"I'm trying to be a good wife and mom, but my house just isn't as clean as Mary's!" Good for Mary. You run your race, let her run hers.
"I want to be effective for Jesus, but I'm not Billy Graham!" Of course you're not. There are 7 BILLION people in the world, and only ONE of them is Billy Graham. (Also, I'd be willing to bet that many of those 7 billion have never heard of Billy Graham, either. Does that make him less significant?) He is running his race, you run yours.
And speaking of big successful people like Billy Graham, let me just say this... The world of social media and reality TV tells us that in order to be somebody, we have to be KNOWN. We have to be famous and have followers. But this is just such a horrible lie. Take a minute and write down the 10 most influential people in your life. Really. Go ahead--I'll wait.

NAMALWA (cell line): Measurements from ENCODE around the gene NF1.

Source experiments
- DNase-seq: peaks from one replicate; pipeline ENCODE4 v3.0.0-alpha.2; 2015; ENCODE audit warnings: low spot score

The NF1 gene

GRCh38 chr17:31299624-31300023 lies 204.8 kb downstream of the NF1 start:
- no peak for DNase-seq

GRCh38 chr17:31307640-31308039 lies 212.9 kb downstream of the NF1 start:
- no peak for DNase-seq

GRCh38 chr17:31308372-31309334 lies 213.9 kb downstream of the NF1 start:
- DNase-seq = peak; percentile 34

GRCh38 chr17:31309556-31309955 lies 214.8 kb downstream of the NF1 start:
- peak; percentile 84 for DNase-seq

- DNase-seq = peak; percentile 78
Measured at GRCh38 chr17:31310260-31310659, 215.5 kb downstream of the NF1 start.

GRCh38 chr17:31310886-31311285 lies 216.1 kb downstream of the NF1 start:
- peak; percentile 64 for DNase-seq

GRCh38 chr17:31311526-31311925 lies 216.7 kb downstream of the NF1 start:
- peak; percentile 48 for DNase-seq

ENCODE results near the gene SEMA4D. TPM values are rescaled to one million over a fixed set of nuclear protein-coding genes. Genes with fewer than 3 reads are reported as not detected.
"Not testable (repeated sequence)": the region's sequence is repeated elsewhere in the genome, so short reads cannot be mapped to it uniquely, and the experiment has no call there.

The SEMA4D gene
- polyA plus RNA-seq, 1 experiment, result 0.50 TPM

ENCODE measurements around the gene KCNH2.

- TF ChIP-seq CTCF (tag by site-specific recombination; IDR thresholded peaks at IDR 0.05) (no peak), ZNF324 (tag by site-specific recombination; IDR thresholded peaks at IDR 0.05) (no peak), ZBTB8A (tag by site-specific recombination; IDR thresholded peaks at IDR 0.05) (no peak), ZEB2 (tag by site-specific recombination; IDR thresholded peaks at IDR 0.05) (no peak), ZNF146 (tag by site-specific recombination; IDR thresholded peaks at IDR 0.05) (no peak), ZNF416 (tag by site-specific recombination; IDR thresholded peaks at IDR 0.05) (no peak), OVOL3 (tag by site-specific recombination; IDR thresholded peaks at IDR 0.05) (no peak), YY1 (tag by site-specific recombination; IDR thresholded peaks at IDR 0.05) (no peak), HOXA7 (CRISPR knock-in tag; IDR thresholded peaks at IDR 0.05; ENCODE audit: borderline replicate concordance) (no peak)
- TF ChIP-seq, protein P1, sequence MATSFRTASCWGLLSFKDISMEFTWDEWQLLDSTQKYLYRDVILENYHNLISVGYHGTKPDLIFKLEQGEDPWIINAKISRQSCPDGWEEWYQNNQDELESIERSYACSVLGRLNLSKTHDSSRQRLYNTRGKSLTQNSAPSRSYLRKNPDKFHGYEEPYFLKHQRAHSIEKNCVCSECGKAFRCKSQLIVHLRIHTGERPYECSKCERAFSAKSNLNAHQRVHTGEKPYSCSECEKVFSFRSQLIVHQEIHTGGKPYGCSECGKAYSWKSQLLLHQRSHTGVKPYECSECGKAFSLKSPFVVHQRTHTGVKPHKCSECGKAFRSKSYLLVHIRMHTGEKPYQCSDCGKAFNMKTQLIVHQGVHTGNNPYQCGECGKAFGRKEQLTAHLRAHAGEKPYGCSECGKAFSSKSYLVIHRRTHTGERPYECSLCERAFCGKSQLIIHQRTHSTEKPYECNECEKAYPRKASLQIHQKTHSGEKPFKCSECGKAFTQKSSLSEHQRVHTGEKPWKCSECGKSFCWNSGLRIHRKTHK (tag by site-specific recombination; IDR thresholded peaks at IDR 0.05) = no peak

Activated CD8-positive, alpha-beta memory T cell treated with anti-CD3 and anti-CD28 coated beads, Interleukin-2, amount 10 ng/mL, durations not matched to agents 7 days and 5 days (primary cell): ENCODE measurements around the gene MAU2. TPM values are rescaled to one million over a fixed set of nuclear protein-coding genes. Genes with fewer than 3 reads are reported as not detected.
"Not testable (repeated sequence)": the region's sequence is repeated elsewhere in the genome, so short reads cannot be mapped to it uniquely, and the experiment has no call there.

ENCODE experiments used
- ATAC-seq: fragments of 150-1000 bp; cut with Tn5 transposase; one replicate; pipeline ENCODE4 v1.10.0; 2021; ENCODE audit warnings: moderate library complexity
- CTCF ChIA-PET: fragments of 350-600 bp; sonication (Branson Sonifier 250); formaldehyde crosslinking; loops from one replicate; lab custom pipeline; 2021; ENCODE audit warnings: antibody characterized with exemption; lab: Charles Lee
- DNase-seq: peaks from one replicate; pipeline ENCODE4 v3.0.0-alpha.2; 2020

Now tell me: How many of the people on your list are famous? I'm not saying that people aren't impacted by Billy Graham or Oprah or... I don't know, Bradley Cooper. (What? I am impacted by Bradley Cooper every time I see him!) But I would be willing to bet that AT LEAST 8 people on your list would not be considered "important" by the world's standards. They did not earn their place on your list by speaking to you through a television screen or from their insightful Facebook posts, but by regular and personal contact. Usually the most significant people in our lives are the ones who show up.
My friends, your significance cannot be found in comparison. That is a losing game for every single person who plays. Do you know why? Because there are 7 BILLION people in the world, and only ONE of them is YOU. So put down your measuring stick and be YOU. If you want to be significant, just show up--for the people in your life, for the things you do well, for the cause(s) that are dear to you. Show up. Be significant.